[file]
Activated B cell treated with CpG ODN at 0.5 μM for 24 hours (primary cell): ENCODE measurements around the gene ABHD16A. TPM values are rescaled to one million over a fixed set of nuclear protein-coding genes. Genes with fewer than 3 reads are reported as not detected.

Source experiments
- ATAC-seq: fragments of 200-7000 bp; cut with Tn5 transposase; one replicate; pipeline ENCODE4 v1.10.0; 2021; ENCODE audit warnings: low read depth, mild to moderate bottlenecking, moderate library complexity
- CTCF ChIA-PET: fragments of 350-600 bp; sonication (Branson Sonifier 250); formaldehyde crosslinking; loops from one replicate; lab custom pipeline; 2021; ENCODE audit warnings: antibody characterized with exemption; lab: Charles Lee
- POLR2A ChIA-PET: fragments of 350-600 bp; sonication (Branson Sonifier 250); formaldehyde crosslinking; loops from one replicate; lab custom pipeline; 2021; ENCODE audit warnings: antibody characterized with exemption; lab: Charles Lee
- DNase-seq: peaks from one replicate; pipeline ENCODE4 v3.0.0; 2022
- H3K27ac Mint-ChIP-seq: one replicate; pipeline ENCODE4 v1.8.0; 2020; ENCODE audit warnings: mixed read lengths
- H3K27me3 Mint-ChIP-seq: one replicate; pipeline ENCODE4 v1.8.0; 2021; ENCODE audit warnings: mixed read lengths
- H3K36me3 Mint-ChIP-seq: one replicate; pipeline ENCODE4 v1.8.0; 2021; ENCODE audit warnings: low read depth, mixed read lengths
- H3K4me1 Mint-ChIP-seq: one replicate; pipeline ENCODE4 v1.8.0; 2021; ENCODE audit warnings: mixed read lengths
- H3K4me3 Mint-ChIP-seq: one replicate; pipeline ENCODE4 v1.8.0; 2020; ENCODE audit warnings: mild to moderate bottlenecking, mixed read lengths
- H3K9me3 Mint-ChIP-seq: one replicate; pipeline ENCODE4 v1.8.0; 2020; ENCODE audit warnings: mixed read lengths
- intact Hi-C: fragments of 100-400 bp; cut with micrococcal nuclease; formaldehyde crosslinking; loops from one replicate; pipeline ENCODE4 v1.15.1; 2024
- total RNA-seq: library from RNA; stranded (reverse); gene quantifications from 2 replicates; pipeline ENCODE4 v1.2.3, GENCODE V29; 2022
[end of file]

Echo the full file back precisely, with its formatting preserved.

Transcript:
Activated B cell treated with CpG ODN at 0.5 μM for 24 hours (primary cell): ENCODE measurements around the gene ABHD16A. TPM values are rescaled to one million over a fixed set of nuclear protein-coding genes. Genes with fewer than 3 reads are reported as not detected.

Source experiments
- ATAC-seq: fragments of 200-7000 bp; cut with Tn5 transposase; one replicate; pipeline ENCODE4 v1.10.0; 2021; ENCODE audit warnings: low read depth, mild to moderate bottlenecking, moderate library complexity
- CTCF ChIA-PET: fragments of 350-600 bp; sonication (Branson Sonifier 250); formaldehyde crosslinking; loops from one replicate; lab custom pipeline; 2021; ENCODE audit warnings: antibody characterized with exemption; lab: Charles Lee
- POLR2A ChIA-PET: fragments of 350-600 bp; sonication (Branson Sonifier 250); formaldehyde crosslinking; loops from one replicate; lab custom pipeline; 2021; ENCODE audit warnings: antibody characterized with exemption; lab: Charles Lee
- DNase-seq: peaks from one replicate; pipeline ENCODE4 v3.0.0; 2022
- H3K27ac Mint-ChIP-seq: one replicate; pipeline ENCODE4 v1.8.0; 2020; ENCODE audit warnings: mixed read lengths
- H3K27me3 Mint-ChIP-seq: one replicate; pipeline ENCODE4 v1.8.0; 2021; ENCODE audit warnings: mixed read lengths
- H3K36me3 Mint-ChIP-seq: one replicate; pipeline ENCODE4 v1.8.0; 2021; ENCODE audit warnings: low read depth, mixed read lengths
- H3K4me1 Mint-ChIP-seq: one replicate; pipeline ENCODE4 v1.8.0; 2021; ENCODE audit warnings: mixed read lengths
- H3K4me3 Mint-ChIP-seq: one replicate; pipeline ENCODE4 v1.8.0; 2020; ENCODE audit warnings: mild to moderate bottlenecking, mixed read lengths
- H3K9me3 Mint-ChIP-seq: one replicate; pipeline ENCODE4 v1.8.0; 2020; ENCODE audit warnings: mixed read lengths
- intact Hi-C: fragments of 100-400 bp; cut with micrococcal nuclease; formaldehyde crosslinking; loops from one replicate; pipeline ENCODE4 v1.15.1; 2024
- total RNA-seq: library from RNA; stranded (reverse); gene quantifications from 2 replicates; pipeline ENCODE4 v1.2.3, GENCODE V29; 2022